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Monthly Archives: February 2015

Posted by Mike Hornok
February 15, 2015 at 9:30 pm

Riding season is on the horizon. And you’re pumped. You’re going to get your hog out and get back to doing what you’ve been itching to do all winter. Ride like the wind!

Of course, we’re as excited as you are. But we also want to remind every rider that their priority is safety. Maybe you did everything right before storing your bike for those cold winter months, but now there’s spring motorcycle preparation tasks to tackle.

Gilberto Dobon - 2006 Harley Night Train

To get the best out of your hog for the next few months and to protect yourself and those on the road around you, here are six things you should do to prepare your motorcycle for riding season.

  1. Do a complete evaluation. Everything from lack of use to cold temperatures can impact your hog’s delicate fuel system. Replace filters as needed. Get your tank, fittings and lines examined. If you have fuel stabilizers, look for stratification or gunk. Drain tank and fuel lines. Make sure the carburetor’s good to go.
  2. If you haven’t been using a trickle or smart charger in anticipation of spring motorcycle preparation, you need to start. They help keep your battery strong while it’s stored without overcharging or damaging it. Otherwise, hopefully you’ve been going out there periodically and starting the engine just to keep it boosted. You should also check battery fluid levels and top off low cells.
  3. Check your owner’s manual for protocols regarding oil and filter changes. You may have done your part before the winterizing and storage process, but that doesn’t necessarily mean you’re good to go. Every motorcycle is different and procedures can be exacting. It’s a good idea to always change oil and filters at the same time.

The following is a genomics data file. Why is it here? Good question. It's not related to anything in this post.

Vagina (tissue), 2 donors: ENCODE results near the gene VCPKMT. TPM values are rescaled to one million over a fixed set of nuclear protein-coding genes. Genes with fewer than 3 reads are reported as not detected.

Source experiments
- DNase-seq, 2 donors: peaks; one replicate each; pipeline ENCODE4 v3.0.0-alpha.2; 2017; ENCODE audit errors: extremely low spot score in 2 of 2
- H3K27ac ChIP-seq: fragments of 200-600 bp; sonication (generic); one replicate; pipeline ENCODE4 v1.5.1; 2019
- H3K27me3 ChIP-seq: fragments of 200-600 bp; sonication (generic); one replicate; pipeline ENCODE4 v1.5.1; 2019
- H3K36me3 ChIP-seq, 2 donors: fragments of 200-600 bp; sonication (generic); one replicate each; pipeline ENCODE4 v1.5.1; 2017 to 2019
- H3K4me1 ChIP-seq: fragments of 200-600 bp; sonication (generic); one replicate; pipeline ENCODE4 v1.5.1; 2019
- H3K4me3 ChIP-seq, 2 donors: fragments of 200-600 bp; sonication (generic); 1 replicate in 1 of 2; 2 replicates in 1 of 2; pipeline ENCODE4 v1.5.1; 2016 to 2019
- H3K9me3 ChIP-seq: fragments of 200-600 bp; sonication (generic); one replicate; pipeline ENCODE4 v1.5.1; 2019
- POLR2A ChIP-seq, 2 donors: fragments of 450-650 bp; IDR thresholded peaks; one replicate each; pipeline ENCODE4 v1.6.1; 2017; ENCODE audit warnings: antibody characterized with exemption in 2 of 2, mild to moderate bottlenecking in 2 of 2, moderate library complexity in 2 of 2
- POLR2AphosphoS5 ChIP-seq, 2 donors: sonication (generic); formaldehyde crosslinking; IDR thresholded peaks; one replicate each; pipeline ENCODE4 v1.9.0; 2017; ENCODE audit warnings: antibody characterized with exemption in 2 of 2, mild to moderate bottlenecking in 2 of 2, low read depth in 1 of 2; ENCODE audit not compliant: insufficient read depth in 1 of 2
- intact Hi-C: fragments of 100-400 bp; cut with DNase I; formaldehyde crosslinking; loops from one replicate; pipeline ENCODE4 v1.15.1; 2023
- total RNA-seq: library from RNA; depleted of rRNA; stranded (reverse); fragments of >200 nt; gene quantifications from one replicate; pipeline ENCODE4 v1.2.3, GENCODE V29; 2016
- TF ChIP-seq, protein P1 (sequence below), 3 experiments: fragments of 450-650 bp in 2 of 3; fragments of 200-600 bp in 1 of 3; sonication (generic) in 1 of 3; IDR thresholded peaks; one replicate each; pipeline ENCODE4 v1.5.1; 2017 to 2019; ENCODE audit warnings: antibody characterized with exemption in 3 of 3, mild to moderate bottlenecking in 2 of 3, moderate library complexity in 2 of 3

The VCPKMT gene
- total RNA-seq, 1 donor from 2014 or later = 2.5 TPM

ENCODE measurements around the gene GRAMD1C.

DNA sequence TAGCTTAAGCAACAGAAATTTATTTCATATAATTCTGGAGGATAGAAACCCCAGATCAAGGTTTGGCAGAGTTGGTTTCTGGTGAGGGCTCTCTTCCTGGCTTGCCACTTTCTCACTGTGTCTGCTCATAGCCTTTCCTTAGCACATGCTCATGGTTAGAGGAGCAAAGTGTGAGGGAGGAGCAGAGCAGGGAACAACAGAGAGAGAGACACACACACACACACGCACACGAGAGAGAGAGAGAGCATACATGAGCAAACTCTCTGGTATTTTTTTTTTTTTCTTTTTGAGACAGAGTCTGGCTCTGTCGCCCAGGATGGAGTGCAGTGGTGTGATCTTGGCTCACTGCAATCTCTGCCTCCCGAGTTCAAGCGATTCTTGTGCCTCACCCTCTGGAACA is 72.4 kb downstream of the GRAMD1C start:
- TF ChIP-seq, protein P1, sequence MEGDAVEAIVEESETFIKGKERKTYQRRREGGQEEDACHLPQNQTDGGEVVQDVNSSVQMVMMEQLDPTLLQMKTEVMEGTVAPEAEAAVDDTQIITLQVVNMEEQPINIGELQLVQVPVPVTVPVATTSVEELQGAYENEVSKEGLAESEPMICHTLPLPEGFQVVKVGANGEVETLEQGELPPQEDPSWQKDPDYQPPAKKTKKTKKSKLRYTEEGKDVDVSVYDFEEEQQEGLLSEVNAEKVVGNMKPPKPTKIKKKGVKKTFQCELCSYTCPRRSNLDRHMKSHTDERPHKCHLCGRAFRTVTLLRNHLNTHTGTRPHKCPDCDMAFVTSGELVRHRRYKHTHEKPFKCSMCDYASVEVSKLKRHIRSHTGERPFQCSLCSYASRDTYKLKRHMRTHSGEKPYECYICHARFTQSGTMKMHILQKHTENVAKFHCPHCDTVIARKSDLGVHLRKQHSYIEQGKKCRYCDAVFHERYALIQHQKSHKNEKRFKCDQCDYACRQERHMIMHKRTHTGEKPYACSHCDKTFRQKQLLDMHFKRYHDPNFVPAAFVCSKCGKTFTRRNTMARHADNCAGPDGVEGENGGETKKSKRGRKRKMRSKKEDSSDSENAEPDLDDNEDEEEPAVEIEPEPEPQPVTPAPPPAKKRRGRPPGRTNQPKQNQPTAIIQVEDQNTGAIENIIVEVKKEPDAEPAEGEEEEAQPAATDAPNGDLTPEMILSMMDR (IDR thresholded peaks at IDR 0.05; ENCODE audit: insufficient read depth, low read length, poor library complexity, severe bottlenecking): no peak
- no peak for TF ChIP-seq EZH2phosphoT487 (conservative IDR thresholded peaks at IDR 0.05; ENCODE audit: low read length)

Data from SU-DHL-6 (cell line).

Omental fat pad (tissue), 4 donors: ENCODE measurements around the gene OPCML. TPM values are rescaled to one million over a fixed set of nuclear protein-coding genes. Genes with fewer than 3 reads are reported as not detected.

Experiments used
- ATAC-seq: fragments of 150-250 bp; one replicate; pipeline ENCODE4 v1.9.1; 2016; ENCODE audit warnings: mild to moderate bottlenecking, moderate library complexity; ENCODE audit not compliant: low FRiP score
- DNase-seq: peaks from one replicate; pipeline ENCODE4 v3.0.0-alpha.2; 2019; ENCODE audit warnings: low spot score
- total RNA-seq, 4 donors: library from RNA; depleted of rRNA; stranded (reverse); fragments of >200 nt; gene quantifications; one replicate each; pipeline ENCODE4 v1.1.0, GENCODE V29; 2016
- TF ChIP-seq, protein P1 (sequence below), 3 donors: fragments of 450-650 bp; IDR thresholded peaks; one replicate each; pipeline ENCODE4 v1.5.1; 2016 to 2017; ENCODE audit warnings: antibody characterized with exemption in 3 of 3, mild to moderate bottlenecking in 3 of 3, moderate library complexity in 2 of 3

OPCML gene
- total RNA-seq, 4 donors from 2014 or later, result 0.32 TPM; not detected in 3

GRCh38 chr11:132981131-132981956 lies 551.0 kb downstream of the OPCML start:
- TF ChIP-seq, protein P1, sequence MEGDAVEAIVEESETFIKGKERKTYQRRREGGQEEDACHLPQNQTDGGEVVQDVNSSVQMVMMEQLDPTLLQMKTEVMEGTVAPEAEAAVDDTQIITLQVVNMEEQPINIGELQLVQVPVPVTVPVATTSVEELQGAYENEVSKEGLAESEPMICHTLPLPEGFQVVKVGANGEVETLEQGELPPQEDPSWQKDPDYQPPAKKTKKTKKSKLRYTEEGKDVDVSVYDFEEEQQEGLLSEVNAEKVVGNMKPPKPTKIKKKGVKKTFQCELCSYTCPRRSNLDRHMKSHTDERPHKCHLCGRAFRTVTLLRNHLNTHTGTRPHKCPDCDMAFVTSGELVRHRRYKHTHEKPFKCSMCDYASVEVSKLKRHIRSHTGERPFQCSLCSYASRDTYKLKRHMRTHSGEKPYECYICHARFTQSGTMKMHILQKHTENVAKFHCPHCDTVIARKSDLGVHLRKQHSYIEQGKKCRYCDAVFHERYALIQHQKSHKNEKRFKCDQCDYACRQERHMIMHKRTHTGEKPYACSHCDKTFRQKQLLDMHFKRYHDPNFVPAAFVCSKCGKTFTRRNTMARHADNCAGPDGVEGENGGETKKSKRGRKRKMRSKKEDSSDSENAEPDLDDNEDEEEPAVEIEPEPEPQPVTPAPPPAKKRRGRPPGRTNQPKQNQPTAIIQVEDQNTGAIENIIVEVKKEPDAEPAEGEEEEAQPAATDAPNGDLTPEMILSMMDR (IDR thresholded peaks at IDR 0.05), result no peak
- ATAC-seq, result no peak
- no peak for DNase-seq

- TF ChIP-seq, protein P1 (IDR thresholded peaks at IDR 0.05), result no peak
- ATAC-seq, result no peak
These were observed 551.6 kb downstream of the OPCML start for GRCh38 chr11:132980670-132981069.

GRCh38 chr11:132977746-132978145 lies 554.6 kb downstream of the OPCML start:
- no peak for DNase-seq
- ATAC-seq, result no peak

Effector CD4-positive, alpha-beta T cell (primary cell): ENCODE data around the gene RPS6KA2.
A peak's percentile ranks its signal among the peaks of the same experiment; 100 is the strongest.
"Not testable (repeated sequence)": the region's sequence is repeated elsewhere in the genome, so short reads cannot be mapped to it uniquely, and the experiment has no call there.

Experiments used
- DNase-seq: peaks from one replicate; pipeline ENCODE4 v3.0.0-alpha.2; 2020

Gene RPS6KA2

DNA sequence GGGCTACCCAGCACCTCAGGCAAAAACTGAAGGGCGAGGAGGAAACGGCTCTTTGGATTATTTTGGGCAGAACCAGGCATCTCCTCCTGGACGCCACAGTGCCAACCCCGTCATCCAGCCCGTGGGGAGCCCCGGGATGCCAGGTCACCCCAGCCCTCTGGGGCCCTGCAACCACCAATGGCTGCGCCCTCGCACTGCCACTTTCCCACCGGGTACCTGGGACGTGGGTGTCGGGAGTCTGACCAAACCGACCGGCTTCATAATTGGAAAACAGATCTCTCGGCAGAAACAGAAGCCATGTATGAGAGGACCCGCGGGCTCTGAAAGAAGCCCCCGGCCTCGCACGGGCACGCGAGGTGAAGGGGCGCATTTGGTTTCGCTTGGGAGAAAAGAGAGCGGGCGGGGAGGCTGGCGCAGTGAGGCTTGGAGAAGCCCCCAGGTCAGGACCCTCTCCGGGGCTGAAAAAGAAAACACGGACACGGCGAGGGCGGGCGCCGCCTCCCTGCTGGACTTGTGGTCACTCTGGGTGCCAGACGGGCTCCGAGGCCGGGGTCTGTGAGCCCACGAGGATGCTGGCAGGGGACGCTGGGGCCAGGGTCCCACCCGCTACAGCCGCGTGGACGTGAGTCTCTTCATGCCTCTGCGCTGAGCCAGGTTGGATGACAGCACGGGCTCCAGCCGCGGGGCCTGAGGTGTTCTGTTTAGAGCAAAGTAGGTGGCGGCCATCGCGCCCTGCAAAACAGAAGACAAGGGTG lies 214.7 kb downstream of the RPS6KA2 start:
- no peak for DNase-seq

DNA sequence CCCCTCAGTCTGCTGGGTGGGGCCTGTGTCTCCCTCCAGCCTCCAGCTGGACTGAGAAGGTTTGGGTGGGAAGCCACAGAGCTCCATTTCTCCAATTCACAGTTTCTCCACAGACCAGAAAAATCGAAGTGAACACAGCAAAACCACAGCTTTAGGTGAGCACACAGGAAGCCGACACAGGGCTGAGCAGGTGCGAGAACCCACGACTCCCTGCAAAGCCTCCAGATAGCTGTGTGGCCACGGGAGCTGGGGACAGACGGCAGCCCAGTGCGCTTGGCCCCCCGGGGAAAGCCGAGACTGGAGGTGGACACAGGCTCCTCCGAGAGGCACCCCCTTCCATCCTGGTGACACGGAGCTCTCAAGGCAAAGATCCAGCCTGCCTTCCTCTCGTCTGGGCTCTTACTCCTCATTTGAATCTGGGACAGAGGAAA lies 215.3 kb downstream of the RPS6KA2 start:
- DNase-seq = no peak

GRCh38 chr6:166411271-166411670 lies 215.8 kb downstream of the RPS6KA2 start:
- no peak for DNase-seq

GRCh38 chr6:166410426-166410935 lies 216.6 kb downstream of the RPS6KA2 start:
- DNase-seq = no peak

4. If stored properly — with the weight off the wheels — the tires are probably in good shape. Still, look for bulges, punctures, dents, stress marks, cracks and flat spots. Check air pressure for proper inflation with tire pressure gauges and make sure they’re filled to manufacturer recommended pressure. Tighten loose spokes and grease wheel bearings.
  5. Grab a copy of a motorcycle repair manual at The Motor Bookstore. They provide step-by-step instructions with detailed photos and diagrams. These manuals are derived from detailed projects where bikes are disassembled and reassembled with the entire process recorded and simplified for the reader. Designed for the layman and handy for the professional, they’re exceptional tools for any spring motorcycle preparation whether you’re riding a BMW, Harley, Kawasaki, Triumph, etc.
  6. Before you hit the road, give your insurance company a call and talk with an agent about your policy. Make sure there haven’t been any changes you should be aware of. If you’ve added equipment or any customization, you want to double check your coverage. If you’ve added any features that maximize safety, you might even be eligible for a surprise discount.


That first time you hit the road, your spring motorcycle preparation has to be absolute. As much you want it to look good, you want your bike to ride just as well. Go ahead and wipe it down and wax it up, but make sure the cogs and fixtures sparkle too. With a good hog repair and maintenance manual on the shelf to help you along, expect the coming riding season to be both safe and adventurous.